Rand’s writing achieves the peak of intensity when she speaks not about the characters but through the words of the characters. The most famous of these are the “speeches,” e.g. Francisco on money, Rearden on sacrifice, .etc., which are more easily taken from their context and presented separately (in For the New Intellectual). But even more compelling than these, I think, are comparatively neglected scenes like the one between Dagny and the tramp on the train in the Nebraska night—the best account ever written, bar none, that traces with blinding clarity the full consequences of socialistic schemes on the people who initially desired them. This scene should be included in every college political philosophy textbook, though it occurs in not one. The academicians have never forgiven Rand for exploding the myth of collectivism.
Speaking of academicians, has a more concise and slashing expose of them ever been written than this neglected little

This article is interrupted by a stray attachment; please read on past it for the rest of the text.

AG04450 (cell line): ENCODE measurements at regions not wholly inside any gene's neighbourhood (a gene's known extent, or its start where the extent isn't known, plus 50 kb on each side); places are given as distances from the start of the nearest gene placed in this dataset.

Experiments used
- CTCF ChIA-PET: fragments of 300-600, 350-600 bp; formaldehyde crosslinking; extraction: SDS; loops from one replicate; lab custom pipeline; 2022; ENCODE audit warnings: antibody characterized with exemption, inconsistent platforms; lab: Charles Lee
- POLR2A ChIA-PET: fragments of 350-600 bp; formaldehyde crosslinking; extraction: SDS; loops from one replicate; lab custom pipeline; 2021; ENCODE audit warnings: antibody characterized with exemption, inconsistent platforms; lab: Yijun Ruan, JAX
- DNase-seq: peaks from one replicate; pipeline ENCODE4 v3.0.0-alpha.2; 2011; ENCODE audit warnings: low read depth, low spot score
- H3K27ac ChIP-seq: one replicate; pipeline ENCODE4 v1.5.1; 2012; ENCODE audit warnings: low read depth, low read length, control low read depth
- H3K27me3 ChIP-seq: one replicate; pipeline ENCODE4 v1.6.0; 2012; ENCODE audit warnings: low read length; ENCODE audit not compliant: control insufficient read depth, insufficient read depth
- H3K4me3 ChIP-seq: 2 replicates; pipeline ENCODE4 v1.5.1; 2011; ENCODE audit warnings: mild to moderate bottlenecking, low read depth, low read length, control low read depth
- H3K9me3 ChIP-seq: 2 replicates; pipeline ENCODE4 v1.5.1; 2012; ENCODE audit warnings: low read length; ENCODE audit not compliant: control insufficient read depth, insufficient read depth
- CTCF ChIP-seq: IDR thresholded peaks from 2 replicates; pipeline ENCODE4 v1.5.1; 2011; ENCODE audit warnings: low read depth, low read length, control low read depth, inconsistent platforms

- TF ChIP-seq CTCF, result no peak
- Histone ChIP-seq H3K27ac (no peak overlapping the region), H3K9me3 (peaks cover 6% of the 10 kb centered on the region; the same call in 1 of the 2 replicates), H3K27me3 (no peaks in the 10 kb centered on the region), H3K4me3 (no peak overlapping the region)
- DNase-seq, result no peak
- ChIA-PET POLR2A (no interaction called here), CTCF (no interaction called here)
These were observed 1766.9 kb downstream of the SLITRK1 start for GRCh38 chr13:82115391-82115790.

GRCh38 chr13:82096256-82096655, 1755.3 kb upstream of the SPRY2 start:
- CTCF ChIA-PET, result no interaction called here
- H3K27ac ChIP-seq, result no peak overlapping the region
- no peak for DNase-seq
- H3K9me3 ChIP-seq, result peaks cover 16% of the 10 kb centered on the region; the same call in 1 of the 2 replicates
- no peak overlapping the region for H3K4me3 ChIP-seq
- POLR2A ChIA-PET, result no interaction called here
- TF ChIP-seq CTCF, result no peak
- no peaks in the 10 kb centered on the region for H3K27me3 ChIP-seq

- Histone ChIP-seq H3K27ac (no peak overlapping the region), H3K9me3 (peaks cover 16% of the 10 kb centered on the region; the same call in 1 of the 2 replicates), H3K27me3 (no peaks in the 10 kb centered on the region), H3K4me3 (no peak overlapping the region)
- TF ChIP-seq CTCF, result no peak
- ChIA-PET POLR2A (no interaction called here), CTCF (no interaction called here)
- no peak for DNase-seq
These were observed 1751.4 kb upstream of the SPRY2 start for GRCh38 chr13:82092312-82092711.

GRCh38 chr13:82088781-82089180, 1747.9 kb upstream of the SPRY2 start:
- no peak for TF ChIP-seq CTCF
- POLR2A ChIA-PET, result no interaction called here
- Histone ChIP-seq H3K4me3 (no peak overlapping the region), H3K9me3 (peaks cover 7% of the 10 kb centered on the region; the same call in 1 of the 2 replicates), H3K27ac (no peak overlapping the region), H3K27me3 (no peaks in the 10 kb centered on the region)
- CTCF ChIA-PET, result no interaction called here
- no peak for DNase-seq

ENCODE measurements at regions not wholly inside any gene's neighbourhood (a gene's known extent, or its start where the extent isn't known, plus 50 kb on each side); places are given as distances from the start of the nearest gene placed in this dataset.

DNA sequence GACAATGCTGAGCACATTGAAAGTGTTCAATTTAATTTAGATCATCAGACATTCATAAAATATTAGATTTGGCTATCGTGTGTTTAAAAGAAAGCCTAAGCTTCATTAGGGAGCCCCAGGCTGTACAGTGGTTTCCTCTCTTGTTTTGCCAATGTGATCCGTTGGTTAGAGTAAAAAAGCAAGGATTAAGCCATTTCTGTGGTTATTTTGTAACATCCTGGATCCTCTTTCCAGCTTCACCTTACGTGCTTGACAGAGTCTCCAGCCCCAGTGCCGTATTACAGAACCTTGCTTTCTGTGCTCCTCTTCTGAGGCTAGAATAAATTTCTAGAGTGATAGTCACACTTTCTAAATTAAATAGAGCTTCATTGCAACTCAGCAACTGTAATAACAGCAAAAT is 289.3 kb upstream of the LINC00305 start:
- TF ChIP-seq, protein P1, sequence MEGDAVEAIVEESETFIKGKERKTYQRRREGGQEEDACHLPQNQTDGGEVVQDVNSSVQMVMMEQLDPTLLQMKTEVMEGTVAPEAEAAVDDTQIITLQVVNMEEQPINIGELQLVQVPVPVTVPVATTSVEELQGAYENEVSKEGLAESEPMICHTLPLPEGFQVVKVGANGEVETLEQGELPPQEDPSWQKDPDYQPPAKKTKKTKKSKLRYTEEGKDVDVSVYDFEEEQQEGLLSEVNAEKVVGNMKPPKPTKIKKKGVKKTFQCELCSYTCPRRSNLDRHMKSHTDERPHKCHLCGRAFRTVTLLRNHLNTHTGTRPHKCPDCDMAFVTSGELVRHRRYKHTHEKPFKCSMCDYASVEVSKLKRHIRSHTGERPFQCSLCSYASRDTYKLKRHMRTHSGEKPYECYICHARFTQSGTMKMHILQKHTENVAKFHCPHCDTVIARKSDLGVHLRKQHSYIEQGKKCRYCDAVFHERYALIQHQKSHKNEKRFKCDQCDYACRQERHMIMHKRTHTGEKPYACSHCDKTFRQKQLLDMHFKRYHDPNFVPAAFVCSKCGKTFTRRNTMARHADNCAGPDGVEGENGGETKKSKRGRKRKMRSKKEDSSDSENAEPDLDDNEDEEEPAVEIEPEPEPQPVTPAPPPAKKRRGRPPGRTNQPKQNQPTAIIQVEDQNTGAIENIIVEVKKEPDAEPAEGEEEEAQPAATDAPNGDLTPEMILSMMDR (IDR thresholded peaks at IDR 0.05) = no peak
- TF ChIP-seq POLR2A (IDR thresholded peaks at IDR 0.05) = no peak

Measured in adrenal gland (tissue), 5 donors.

“Your kind of intellectuals [said Fred Kinnan] are the first to scream when it’s safe—and the first to shut their traps at the first sign of danger. They spend years spitting at the man who feeds them—and they lick the hand of the man who slaps their drooling faces. Didn’t they deliver every country of Europe, one after another, to committees of goons? Didn’t they scream their heads off to shut off every burglar alarm and to break every padlock open for the goons? Have you heard a peep out of them since? Didn’t they scream that they were the friends of labor? Do you hear them raising their voices about the chain gangs, the slave camps, the fourteen‐hour workday and the mortality from scurvy in the People’s States of Europe? … You might have to worry about any other breed of men, but not about the modern intellectuals: they’ll swallow anything. I don’t feel so safe about the lousiest wharf rat in the longshoremen’s union; he’s liable to remember suddenly that he is a man—and then I won’t be able to keep him in line. But the intellectuals? That’s the one thing they’ve forgotten long ago … Do anything you please to the intellectuals. They’ll take it.”